Life cycle assessment of fuel cell systems for light duty vehicles, current state-of-the-art and future impacts
Peer reviewed, Journal article
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Original versionJournal of Cleaner Production. 2021, 280 (2), . 10.1016/j.jclepro.2020.125086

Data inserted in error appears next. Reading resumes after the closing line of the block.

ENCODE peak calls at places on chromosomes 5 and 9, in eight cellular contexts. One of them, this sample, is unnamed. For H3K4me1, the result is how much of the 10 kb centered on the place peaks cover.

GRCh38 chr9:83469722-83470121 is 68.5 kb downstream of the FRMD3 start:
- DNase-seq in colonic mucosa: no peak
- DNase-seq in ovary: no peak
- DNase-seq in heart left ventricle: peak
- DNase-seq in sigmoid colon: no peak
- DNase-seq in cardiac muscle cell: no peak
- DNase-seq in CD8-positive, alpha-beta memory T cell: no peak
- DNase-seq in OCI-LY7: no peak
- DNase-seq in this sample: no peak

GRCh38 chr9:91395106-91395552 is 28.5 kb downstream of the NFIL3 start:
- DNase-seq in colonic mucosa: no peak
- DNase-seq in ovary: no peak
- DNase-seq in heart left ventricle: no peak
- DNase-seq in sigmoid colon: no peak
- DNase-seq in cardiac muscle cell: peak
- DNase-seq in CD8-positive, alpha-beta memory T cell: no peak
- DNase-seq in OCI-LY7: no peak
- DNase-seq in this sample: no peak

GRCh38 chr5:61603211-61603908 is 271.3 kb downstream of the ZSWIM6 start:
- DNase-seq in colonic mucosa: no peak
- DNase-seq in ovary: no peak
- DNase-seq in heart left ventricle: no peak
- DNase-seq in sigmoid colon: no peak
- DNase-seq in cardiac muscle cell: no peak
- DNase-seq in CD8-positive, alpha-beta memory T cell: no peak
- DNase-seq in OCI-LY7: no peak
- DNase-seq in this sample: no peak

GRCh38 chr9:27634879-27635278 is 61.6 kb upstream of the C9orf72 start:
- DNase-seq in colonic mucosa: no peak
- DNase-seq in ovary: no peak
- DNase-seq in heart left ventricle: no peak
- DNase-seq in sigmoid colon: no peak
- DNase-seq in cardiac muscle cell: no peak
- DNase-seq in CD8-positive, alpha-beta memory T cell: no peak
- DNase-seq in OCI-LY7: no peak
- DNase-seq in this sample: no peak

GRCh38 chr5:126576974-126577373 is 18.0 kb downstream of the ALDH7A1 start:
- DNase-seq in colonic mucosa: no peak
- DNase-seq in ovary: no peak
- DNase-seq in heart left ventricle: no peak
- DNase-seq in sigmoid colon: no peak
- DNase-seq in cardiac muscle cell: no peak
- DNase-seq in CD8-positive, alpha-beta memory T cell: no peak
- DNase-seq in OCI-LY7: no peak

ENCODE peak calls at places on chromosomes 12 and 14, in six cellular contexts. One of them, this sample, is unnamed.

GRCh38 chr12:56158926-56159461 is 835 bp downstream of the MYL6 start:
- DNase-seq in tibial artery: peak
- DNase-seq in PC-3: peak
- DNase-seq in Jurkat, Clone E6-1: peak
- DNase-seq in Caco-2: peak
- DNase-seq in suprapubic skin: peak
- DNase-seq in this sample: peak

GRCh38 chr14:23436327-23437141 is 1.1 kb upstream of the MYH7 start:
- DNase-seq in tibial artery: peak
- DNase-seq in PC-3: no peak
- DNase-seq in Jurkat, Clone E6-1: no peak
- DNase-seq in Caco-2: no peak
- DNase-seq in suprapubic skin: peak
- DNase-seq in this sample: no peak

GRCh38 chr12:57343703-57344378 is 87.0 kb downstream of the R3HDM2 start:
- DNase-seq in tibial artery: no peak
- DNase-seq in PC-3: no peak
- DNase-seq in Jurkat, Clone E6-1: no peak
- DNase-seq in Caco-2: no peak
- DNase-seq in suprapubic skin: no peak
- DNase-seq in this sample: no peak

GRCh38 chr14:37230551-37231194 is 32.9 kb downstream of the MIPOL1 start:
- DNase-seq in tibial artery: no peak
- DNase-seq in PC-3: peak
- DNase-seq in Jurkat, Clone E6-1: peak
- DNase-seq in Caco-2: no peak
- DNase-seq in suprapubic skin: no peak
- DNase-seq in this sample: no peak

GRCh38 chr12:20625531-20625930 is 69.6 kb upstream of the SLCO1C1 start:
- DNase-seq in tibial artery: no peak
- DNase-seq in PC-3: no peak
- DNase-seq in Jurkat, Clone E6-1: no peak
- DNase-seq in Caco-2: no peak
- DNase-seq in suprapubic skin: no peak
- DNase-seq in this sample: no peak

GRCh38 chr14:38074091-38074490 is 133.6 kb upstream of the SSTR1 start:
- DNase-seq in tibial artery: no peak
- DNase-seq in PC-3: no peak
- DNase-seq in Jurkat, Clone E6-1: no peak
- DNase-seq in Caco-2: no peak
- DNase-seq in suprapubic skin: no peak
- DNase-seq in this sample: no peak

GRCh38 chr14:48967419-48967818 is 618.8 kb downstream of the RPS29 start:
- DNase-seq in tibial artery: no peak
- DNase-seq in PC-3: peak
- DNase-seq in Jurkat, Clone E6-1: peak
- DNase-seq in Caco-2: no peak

Electric vehicles are a key technology for achieving a significant reduction of greenhouse gas directly emitted by the fleet of light duty vehicles. In the past, the production impacts of alternative vehicle technologies have been widely assessed within the life cycle assessment framework, with large uncertainties regarding fuel cell electric vehicles (FCEVs). FCEVs allow an almost double driving range with a single charge or refill of the tank and more than ten times the fueling/charging rate compared to batteries. However, FCEVs currently suffer from two major issues, lack of widespread fueling infrastructure coverage and high production costs, compared to the well-established Li-ion batteries. Furthermore, the data used for life cycle assessments of the technology should be constantly updated, as their technological development is rapidly moving forward. In this regard, an early detection of the likely environmental impacts from this fast development is fundamental to guide the progress of the technology. In this study we perform a life cycle assessment of a fuel cell system for FCEV currently on the market. We found that the production of the tanks, the catalyst and the fuel cell auxiliaries are the components with lower environmental performance of the system, across all the investigated impact categories. Currently, the production of a fuel cell system with a net power output of 80 kW, and two storage tanks with a total capacity of 5 kg of H2, generates approximately 5 ton CO2-eq. In addition, in line with the targets set by the US Department of Energy, we performed an assessment of the prospective technological developments to identify its future impact. In the assessed prospective scenarios, we analyzed the effects of the technical improvements, and we subsequently combined them with the use of a higher share of renewable energy sources and secondary platinum. In essence, the technology shows potential reduction of the environmental footprints ranging from 25% to 70%, depending on the impact category. However, to achieve these results, the combination of renewable energy sources and a high learning rate must take place.